pits that line Beck Street just to the north. While Ensign Peak represents the
early Mormon vision of what Zion could become, the gravel pits show the reality
Handley provides a fitting conclusion to this collection with a summation of
what Mormonism has to offer environmentalism. He also identifies what’s at
stake. Mormonism has yet to embrace its own environmental ethic in an effective
way. Fortunately, this collection represents a possible turning point as it
reflects the growing concern among Mormons, particularly among the younger
generation, for the environment.
The authors touch on issues specific to Utah
such as over-development and smog, and global issues like climate change, but
not in-depth, leaving room for more discussion and analysis. Just as Elder
Nash’s lecture (which is included in the appendix) opened the door for more
conversation around the Mormon environmental ethic, Eden lays the
groundwork for more substantial work in the environmental history of Mormonism.
Sara Dant, “The ‘Lion of the Lord’ and the Land: Brigham Young’s Environmental
Ethic,” The Earth Will Appear as the Garden of Eden, 29
The Joseph Smith Papers Documents, Documents 8: February-November 1841 reveal Joseph Smith’s life as he endeavored to build a city and expand the faith that he led. These documents also reveal the interstices between these two projects. Through correspondence, revelations, sermons, financial documents, meeting minutes and other significant documents, Volume 8’s editorial team helps readers to understand the multifaceted growth of the Church of Jesus Christ of Latter-day Saints after its first large-scale transatlantic push and before the introduction of temple liturgy.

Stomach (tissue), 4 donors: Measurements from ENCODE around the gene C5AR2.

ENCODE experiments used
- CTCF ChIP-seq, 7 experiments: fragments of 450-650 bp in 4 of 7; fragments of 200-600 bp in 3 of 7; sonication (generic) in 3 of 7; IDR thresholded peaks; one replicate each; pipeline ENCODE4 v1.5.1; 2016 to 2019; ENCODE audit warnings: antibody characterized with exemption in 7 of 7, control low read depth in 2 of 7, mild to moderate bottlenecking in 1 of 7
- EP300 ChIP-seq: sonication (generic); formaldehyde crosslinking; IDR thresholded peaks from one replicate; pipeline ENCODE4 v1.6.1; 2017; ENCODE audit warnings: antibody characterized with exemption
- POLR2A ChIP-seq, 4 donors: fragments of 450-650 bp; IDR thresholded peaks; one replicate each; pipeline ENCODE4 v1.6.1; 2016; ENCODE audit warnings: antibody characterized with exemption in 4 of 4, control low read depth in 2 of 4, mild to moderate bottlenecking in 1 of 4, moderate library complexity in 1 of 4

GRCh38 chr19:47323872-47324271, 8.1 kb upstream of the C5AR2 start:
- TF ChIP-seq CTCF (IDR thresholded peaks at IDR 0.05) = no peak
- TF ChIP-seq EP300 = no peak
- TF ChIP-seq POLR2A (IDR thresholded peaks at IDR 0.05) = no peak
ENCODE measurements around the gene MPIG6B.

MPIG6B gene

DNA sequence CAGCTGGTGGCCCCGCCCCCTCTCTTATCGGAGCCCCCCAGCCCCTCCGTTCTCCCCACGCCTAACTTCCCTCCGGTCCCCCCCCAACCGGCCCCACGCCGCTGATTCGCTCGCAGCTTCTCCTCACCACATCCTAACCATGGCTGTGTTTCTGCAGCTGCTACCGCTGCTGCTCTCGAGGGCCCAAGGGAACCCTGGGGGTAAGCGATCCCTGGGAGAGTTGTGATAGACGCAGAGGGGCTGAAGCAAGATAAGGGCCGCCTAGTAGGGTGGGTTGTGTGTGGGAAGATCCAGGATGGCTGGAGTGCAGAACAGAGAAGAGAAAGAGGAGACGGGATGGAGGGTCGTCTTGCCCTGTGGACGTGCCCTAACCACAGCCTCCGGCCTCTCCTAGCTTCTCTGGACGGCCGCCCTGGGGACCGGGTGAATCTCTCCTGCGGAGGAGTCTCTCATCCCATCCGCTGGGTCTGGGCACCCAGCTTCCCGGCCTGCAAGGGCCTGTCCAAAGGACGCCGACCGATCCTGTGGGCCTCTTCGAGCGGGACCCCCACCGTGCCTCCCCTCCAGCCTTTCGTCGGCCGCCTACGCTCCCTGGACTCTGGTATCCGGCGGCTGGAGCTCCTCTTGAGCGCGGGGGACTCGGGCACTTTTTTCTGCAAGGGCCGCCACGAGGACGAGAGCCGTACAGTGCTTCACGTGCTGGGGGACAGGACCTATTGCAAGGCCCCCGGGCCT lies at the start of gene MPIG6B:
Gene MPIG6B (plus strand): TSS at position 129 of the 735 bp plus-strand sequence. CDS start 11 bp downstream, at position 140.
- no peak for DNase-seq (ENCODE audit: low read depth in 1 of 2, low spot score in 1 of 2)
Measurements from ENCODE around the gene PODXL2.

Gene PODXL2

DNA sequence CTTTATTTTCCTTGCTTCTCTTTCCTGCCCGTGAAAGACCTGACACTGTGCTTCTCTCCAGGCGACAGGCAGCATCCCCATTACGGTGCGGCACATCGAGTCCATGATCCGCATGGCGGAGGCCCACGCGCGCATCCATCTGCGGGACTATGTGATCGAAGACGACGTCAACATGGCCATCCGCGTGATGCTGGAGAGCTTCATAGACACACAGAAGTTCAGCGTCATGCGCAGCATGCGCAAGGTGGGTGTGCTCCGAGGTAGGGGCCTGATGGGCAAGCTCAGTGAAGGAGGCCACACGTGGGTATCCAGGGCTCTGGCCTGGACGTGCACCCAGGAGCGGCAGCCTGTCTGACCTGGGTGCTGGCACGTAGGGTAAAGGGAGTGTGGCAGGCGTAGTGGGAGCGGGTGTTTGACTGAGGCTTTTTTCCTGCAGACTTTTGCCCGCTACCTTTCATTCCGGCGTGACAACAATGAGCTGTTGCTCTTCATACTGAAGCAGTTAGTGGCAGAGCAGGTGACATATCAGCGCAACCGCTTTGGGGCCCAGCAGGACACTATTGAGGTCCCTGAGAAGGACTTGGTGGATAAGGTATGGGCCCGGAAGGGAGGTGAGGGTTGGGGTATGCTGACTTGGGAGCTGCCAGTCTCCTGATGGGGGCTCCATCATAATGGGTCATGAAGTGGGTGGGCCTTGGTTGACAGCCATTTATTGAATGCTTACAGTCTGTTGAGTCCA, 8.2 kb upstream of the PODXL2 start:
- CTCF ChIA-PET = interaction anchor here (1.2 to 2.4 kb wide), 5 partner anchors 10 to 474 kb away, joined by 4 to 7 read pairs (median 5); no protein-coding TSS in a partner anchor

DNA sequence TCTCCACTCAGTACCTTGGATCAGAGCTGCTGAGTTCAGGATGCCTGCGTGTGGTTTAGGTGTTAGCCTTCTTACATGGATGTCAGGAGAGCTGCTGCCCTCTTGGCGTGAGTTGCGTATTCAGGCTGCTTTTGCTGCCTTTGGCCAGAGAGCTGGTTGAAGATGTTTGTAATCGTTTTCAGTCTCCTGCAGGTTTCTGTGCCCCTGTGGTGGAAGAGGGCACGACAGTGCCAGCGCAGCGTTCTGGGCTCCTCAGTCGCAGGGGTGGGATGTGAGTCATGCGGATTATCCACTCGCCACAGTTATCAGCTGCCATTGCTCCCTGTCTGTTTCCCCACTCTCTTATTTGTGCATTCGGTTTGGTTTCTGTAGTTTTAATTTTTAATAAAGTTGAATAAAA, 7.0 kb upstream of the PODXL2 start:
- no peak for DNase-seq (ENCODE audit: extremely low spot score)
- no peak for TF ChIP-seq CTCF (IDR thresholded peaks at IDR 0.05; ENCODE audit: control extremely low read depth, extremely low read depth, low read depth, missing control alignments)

In the documents created over ten short months, readers begin to see how Joseph Smith’s life was complicated by the many forms of government that he oversaw. Most notably, to me, Joseph Smith and his followers strove to build a city that offered a liberal view of religious tolerance to any who would live in it. The Nauvoo City Council Book records, “Catholics, Presbyterians, Methodists, Baptists, Latter-Day-Saints, Quakers, Episcopalians Universali[s]ts Unitarians, Mahommedans, and all other religious sects and denominations whatever, shall have free toleration and equal Privilieges in this City.” Joseph Smith himself promised to hear any case wherein any person “guilty of ridiculing abusing, or otherwise depreciating another in consequence of his religion or of disturbing, or interrupting any religious meeting, within the Limits of this City,” could be fined up to $500 and receive six months imprisonment.